South Africa had to outperform and outsmart its competitors in the scramble for the UK market, he said.
“This calls for careful negotiations. It must also be kept in mind that the future of Brexit is still in the balance, given the recent decision by the UK’s High Court that the decision to exit the EU had to be tabled in parliament. The court found the cabinet’s decision to that effect insufficient and ordered the matter to be decided upon by parliament,” Willemse said.
This followed an announcement by Mr Rob Davies, SA minister for trade and industry, that South Africa saw opportunities to sell more of its agricultural produce to the UK under a post-Brexit trade agreement.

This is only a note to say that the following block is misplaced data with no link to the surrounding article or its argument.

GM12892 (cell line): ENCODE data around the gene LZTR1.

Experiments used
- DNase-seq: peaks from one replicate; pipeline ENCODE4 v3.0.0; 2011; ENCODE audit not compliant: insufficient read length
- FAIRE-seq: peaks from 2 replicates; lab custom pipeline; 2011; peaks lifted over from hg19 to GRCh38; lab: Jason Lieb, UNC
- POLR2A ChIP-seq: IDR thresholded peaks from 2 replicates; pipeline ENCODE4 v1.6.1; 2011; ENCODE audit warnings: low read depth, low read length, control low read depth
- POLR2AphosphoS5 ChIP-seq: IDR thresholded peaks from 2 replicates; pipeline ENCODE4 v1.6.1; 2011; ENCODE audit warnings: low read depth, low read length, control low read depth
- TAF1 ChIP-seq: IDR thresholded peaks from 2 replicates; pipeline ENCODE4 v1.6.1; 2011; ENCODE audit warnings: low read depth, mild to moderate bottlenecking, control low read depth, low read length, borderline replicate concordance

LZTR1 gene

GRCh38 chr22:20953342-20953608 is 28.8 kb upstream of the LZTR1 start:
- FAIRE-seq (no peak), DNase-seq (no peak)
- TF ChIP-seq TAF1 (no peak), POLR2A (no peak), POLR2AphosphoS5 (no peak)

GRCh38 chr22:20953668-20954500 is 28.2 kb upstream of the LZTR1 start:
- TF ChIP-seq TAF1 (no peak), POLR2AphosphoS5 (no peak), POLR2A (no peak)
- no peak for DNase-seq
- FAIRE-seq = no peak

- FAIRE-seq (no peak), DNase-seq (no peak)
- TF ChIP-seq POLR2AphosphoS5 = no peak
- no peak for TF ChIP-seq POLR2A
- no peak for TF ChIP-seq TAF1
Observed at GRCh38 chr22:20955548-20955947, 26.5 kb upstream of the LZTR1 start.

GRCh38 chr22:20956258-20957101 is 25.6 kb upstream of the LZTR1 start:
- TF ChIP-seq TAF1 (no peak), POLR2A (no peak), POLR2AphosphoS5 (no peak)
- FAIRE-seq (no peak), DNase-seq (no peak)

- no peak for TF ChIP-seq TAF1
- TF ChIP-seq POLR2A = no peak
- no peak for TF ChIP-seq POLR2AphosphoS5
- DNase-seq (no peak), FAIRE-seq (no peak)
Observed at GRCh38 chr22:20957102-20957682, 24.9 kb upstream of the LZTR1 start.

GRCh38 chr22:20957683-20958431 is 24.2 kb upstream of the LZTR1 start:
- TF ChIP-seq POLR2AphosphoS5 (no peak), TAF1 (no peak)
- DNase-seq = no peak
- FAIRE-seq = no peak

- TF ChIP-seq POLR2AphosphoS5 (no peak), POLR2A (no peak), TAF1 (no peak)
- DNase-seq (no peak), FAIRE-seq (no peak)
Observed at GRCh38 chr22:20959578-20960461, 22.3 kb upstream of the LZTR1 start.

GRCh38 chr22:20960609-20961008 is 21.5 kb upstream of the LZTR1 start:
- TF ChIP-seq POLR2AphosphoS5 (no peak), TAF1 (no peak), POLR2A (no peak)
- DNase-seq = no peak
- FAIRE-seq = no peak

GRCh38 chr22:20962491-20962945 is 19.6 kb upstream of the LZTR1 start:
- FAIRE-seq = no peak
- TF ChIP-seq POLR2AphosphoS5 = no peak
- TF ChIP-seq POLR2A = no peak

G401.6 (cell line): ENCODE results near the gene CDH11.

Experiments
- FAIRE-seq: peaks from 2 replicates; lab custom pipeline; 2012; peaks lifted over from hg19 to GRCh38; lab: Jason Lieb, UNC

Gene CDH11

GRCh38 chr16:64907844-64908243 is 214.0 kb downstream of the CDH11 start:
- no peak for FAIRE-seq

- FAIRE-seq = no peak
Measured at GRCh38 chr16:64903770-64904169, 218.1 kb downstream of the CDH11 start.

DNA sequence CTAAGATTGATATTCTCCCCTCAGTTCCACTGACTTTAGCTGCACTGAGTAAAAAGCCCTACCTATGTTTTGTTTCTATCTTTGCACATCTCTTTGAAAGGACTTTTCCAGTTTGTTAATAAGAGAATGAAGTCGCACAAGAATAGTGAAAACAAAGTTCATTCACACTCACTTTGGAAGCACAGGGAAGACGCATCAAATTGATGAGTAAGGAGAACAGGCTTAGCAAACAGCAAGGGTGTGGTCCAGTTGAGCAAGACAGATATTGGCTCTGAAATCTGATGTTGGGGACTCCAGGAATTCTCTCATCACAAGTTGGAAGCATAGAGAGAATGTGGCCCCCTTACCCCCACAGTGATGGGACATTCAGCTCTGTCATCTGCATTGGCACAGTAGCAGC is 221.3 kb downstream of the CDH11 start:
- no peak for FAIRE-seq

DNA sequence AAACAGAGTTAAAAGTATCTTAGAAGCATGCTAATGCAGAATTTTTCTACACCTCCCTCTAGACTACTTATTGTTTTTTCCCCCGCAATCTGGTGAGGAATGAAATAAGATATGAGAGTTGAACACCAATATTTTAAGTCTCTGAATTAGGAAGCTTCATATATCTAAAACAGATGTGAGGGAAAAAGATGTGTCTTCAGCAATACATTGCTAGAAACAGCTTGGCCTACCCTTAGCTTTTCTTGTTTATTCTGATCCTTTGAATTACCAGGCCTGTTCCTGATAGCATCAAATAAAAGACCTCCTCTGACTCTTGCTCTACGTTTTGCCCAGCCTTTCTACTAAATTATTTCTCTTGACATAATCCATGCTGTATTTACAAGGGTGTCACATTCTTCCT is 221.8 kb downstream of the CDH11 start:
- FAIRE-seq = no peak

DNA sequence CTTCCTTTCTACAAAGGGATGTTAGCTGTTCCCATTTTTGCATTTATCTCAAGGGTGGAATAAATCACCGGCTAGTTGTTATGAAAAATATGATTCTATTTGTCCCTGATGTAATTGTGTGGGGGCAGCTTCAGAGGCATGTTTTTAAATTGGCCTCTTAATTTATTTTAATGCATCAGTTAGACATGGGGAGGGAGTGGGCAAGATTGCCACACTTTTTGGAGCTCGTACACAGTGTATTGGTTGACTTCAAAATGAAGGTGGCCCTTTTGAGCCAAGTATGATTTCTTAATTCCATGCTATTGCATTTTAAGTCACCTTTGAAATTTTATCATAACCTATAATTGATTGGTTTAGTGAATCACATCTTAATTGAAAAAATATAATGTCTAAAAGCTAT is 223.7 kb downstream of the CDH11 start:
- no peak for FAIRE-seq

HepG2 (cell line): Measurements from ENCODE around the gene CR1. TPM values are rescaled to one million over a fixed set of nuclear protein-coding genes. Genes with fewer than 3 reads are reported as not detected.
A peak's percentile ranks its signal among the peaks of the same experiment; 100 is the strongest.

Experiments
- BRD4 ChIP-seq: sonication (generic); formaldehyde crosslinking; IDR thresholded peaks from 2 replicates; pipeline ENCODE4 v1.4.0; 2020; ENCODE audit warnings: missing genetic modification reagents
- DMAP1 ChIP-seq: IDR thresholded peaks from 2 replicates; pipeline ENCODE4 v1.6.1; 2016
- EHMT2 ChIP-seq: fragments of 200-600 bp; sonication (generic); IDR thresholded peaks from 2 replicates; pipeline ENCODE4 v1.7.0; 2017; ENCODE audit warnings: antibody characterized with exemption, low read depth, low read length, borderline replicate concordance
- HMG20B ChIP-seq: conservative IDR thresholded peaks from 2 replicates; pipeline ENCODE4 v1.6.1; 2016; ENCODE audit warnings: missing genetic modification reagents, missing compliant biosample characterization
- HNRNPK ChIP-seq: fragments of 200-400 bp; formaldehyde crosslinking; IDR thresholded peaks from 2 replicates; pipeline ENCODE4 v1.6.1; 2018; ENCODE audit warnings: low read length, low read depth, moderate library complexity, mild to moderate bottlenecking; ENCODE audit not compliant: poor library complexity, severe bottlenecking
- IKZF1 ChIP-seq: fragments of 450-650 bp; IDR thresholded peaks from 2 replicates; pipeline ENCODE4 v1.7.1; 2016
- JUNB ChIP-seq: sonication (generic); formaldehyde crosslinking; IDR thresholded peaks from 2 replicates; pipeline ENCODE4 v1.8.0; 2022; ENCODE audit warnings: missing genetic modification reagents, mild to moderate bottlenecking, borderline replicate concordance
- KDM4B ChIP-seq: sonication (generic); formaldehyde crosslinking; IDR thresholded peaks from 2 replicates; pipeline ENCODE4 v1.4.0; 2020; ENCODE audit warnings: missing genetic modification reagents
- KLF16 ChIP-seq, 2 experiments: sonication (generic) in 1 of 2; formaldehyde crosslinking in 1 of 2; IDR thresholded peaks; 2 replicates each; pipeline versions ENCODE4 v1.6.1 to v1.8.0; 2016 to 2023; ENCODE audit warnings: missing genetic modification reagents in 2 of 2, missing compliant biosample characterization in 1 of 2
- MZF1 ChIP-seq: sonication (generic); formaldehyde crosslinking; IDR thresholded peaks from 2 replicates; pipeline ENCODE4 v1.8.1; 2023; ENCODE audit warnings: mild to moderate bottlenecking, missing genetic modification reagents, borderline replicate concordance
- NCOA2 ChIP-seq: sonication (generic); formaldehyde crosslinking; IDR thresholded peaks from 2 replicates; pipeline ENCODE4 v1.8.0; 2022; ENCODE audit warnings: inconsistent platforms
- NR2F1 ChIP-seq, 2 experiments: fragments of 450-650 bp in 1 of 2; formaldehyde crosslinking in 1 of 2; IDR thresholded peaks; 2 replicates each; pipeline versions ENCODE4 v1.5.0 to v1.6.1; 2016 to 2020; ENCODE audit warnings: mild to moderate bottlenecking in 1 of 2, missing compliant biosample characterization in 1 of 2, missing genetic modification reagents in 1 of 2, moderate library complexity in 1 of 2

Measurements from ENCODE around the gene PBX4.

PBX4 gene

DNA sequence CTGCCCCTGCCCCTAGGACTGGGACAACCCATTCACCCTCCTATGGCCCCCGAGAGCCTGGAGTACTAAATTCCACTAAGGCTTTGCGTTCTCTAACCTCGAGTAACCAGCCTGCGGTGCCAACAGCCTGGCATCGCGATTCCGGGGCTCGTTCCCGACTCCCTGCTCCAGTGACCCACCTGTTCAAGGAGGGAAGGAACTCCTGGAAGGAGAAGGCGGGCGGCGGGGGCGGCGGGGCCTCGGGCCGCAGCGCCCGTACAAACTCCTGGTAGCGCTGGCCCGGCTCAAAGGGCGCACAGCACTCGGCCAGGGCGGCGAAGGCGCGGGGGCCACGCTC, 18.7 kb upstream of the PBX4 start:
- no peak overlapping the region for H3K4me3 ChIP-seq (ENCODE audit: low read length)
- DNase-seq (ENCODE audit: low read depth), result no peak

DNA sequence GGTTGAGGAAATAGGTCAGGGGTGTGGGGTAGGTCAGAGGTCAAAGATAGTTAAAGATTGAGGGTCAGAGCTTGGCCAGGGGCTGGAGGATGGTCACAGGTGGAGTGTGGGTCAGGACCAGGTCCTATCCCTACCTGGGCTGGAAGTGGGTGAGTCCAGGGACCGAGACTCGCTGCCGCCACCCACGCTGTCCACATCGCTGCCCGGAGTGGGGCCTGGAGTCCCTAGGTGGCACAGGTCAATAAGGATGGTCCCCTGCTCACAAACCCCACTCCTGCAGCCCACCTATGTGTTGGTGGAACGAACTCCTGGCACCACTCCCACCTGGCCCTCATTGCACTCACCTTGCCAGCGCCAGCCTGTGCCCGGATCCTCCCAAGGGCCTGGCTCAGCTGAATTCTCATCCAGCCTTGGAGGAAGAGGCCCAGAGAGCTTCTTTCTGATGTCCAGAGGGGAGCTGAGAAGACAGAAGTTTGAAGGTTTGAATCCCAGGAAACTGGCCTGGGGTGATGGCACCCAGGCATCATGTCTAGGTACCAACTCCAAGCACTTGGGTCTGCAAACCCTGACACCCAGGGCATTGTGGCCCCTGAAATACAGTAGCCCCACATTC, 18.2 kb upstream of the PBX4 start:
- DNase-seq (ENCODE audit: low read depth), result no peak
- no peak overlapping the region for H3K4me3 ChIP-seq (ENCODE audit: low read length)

Davies reportedly said that the UK was less “sensitive” than some southern European countries, which saw South Africa as a competitor. South Africa might improve its access, particularly wine and fruit, to the UK market in the medium and longer term.
Willemse said that exports of SA citrus to the EU, for example, had been periodically blocked in recent years due to objections from citrus producers in Spain. This might change in a post-Brexit UK.
He added that UK post-Brexit offered a potential market for poultry imports from South Africa. The bottom line nevertheless remained that SA needed to address the matter in a professional and convincing manner, outsmarting its competitors.